Then he caught my attention with the rhetorical question, “How can one be content with a Transcendent who speaks about you and rarely to you?”

Esack’s answer can be found in the paradox of the sentence “while the Qur’an is far from the human rights or gender equality document that Muslim apologists make it out to be, that it, nevertheless, contains sufficient seeds for those committed to human rights and gender justice to live in fidelity to its underlying ethos.”

Esack believes that he owes women a call for forgiveness because he has realised that “God is even above Islam” and that Quran first “affirms the centrality of God in a believer’s life and not the law which is the contextual means of achieving the pleasure of God.” Despite Quran’s claims that it is a guide for humankind, Esack rightly points out that we can’t deny that the initial audience of the Book were the people of Hijaz in the 7th Century and so “those who place gender justice at the core of their concerns – rather than scripture – cannot but be cognisant of the severe limitations that such ahistorical notions place on them.”

Perhaps Esack’s   message for all of us on the International Day for the Elimination of Violence against Women would be to develop a theology that is positive for both genders – “Our view of what we owe to women, is really a view of what we owe to ourselves. The kind of theology that we develop in thinking through this is as much a statement of our deepest selves as it is about the God whose presence we seek in a broken world desperate for wholeness and justice.”

What do you think? I welcome your comments.

Note: A version of Farid Essack’s essay is available online here.

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Slaves, concubines, and housemaids

Edited for brevity and focus.

A topic that I wish more Muslim feminists would address in the Blogosphere is that of concubines in Islam. I know that most will flail their arms in the air and moan “it doesn’t happen anymore so get on with other important issues”, but Muslim women must understand that it “does still happen” and it is a very important issue that must be addressed immediately.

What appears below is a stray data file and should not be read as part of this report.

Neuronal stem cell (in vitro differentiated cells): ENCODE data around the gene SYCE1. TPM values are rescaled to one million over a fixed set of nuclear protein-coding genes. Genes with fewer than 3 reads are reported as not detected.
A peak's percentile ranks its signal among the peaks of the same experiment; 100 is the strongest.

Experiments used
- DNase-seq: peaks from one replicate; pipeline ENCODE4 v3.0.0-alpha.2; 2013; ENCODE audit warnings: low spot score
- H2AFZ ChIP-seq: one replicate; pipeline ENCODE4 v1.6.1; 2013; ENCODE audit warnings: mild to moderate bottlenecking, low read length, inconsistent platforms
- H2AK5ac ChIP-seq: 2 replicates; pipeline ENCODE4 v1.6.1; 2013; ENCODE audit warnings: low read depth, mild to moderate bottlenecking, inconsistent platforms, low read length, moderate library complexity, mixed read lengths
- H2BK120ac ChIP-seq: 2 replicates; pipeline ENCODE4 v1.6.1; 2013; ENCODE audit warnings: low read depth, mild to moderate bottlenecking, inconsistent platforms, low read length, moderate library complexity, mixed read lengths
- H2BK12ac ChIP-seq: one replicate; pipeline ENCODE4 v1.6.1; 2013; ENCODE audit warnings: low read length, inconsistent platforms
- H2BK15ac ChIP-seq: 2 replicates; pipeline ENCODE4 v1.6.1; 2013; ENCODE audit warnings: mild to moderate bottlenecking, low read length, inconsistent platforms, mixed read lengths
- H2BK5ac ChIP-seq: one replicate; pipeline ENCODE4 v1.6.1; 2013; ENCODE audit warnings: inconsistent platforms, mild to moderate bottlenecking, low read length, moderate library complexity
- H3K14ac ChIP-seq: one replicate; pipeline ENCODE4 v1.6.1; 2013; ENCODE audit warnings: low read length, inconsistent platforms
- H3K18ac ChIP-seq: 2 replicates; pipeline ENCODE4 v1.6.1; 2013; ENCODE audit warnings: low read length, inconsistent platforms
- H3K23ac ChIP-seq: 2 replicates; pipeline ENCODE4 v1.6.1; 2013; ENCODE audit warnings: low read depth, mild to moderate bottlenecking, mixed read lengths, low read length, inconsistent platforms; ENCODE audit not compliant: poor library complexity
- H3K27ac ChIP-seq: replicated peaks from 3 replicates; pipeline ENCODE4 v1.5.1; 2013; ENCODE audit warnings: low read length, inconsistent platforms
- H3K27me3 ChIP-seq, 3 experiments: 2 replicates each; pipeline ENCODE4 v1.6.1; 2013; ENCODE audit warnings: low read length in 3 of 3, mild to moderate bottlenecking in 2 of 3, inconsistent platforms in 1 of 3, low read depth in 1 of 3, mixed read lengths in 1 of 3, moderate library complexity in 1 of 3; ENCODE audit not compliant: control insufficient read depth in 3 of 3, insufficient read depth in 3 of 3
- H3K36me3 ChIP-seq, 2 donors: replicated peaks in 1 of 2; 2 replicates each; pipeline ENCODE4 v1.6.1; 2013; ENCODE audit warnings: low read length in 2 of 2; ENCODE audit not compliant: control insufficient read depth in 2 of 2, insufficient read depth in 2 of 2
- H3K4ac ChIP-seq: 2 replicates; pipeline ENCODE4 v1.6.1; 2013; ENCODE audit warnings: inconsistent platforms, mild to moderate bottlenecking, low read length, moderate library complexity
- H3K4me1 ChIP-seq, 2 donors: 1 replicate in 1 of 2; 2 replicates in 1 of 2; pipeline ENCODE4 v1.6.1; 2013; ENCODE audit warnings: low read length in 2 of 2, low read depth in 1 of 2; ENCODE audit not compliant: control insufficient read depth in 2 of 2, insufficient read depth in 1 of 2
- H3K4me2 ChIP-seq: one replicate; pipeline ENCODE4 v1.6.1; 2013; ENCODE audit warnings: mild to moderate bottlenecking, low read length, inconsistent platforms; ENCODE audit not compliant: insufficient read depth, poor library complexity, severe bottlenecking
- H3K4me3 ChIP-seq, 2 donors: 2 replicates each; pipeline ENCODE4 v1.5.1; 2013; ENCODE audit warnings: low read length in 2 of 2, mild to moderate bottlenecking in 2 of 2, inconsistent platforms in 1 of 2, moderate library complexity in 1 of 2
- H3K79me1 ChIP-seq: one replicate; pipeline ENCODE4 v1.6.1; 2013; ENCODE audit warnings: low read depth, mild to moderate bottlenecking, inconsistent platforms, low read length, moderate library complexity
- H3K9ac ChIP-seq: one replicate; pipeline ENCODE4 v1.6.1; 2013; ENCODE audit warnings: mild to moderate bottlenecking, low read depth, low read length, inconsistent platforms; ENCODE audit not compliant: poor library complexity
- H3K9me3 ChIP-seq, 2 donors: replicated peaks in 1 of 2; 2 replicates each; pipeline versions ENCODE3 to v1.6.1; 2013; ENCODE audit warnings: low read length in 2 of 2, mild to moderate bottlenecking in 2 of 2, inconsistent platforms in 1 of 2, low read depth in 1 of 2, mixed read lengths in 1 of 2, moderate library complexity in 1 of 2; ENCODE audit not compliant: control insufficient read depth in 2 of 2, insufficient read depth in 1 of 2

Most active Muslim feminist bloggers write from outside the Arab world and if they have never lived in the Arab world they will not know the intricate realities of the Islam that is practiced by men and women here. Our sad disregard for their plight has caused the abuse and assault to escalate rapidly.

While I disagree with slavery in general, my particular concern has always been with concubinage. Slavery and concubinage continued openly in the Arab and Muslim lands until as late as the 1960s. And it still exists in Chad, Mali, Niger, Sudan, Ethiopia and Mauritania (where approximately 90,000 black Mauritanians are enslaved by Arab/Berber owners). In 1997, El Hassan Ould Benyamin, a masjid imam in Tayarat openly condemned efforts to abolish slavery:

“This ‘abolition’ [of slavery] is illegal because it is contrary to the teachings of the fundamental text of Islamic law, the Quran … [and] amounts to the expropriation from Muslims of their goods; goods that were acquired legally.”

In all these countries, sex with slaves is a given and is tolerated by other Muslims as well as wives of men who keep concubines. Sexual slavery is an “epidemic” in Darfur. You can read here how as late as 2003 there have been Islamic leaders calling for slavery to be reinstated.  Shaikh Saad Al-Buraik openly urged Palestinians to practice concubinage by saying that, ‘(Jewish) women are yours to take, legitimately. God made them yours. Why don’t you enslave their women?’

I don’t wish to go into the theological underpinnings of sex with slaves; I want to draw attention to some groundbreaking work that has been done particularly by Segal (2001) to explain how slavery and concubinage became synonymous with ‘black people’ which has resulted in slavery still existing in Africa.

Segal explains that Arabs preferred Africans for slavery because according to some of the most renowned scholars African people were created for slavery[i]. Thus by the Middle Ages, the Arabic word abd was exclusively used for a black slave, while mamluk referred to a white slave.

Segal mentions that thousands of Berber women were publicly sold at Cairo in 1077 for revolting. That is where the demand for Black concubines gained sudden popularity. Al Idrisi spoke of the beauty of Nubian concubines in these terms:

Their women are of surpassing beauty. They are circumcised and fragrant-smelling… their lips are thin, their mouths small and their hair flowing. Of all the black women, they are the best for the pleasures of the bed … It is on account of these qualities of theirs that the rulers of Egypt were so desirous of them and outbid to purchase them, afterwards fathering children from them.

Similarly, Segal notes that Burckhardt found that Hijazi men especially from Mecca always preferred Ethiopian women as concubines:

The concubines are always Abyssinian slaves. No wealthy Meccan prefers domestic peace to the gratification of his passions; they all keep mistresses in common with their lawful wives … Arabians are more expensive, and less disposed to yield to the will of the husband … Upon their arrival (foreigners also) buy a female companion, with the design of selling her at their departure.